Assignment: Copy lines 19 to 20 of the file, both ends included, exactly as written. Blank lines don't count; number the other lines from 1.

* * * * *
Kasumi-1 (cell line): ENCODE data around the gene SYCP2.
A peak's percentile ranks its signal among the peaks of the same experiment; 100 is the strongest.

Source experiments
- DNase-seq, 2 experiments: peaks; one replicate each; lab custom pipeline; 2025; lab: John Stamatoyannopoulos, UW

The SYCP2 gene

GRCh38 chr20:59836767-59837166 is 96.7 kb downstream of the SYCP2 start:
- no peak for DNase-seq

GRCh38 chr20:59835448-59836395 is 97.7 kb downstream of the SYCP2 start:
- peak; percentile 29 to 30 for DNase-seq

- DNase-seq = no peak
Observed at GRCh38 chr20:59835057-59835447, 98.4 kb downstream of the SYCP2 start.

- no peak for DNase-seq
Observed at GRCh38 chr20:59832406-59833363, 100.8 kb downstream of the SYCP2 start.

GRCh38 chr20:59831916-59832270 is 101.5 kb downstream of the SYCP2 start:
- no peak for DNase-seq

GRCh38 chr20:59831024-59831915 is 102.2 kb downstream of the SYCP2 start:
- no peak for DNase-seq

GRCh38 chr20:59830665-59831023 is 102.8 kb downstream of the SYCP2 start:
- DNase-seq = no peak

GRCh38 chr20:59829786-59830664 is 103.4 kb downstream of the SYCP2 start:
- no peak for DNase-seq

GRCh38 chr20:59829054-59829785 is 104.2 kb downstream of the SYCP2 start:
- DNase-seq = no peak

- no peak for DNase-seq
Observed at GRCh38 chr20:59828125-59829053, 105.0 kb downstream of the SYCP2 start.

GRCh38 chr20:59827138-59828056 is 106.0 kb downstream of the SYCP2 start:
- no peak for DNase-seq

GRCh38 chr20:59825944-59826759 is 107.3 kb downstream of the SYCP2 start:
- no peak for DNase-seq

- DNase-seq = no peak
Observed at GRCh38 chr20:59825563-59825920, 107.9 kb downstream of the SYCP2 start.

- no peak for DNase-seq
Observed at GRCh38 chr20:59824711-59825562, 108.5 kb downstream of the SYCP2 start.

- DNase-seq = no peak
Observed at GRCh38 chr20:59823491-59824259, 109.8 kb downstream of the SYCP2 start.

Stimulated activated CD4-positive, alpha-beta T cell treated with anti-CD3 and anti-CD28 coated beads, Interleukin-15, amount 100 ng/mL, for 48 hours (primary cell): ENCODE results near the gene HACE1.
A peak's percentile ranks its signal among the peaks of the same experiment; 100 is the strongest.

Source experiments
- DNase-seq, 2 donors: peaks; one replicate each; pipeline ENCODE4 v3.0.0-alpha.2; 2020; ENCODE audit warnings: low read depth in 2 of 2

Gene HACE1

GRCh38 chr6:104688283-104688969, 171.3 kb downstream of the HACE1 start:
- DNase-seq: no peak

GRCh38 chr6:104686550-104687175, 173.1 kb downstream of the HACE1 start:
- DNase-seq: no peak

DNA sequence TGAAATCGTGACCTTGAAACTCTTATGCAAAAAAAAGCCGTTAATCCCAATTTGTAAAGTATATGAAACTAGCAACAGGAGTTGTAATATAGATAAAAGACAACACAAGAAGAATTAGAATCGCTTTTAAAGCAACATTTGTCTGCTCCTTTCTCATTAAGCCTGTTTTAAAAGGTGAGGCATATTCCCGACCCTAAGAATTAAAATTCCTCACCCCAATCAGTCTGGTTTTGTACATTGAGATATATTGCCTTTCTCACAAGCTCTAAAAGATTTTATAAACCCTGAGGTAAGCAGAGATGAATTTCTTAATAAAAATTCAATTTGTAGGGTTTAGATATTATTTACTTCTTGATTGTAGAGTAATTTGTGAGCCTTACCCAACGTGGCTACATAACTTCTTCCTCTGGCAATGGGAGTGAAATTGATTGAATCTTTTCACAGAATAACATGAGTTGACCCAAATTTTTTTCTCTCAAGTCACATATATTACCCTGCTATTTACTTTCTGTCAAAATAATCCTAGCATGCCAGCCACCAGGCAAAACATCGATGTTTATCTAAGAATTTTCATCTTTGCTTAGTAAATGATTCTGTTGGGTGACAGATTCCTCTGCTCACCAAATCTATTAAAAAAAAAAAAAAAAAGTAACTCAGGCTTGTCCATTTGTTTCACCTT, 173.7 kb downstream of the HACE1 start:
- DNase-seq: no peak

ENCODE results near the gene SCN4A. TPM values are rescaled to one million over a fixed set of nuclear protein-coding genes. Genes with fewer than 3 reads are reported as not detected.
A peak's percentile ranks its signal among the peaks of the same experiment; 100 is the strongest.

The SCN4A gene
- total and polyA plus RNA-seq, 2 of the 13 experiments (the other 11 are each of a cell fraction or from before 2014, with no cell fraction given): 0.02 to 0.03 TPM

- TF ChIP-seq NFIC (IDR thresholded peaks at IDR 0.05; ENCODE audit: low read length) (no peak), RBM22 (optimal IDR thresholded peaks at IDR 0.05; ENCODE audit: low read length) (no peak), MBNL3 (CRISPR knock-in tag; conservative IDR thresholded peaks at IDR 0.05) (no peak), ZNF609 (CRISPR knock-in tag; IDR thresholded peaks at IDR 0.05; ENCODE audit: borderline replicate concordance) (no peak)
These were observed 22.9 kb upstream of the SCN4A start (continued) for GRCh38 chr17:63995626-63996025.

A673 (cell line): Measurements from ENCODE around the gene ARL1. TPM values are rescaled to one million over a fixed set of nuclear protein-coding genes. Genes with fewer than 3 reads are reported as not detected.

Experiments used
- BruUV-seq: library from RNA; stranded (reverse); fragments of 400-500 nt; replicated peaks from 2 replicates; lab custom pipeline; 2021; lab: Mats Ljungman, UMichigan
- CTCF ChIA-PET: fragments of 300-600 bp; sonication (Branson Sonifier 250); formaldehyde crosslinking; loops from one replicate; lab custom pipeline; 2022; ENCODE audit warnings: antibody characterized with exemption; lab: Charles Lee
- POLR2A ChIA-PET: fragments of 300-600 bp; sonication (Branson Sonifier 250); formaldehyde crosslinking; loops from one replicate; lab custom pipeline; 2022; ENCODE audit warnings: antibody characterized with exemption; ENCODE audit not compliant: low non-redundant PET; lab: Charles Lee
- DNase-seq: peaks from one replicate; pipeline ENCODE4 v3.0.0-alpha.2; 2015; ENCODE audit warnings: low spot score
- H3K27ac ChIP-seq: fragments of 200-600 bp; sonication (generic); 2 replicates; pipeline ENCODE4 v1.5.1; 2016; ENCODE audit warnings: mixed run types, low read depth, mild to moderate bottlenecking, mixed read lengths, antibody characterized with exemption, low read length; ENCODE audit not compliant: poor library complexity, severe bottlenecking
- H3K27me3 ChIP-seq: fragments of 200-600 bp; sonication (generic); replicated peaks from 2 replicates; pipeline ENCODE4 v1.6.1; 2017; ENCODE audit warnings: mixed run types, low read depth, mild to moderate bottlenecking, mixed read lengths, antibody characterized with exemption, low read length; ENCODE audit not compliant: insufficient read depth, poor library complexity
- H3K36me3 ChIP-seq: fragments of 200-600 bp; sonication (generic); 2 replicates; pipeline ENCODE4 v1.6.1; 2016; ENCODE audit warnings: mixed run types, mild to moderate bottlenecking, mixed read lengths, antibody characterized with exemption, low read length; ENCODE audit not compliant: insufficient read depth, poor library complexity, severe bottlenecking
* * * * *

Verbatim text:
- DNase-seq = no peak

GRCh38 chr20:59829786-59830664 is 103.4 kb downstream of the SYCP2 start: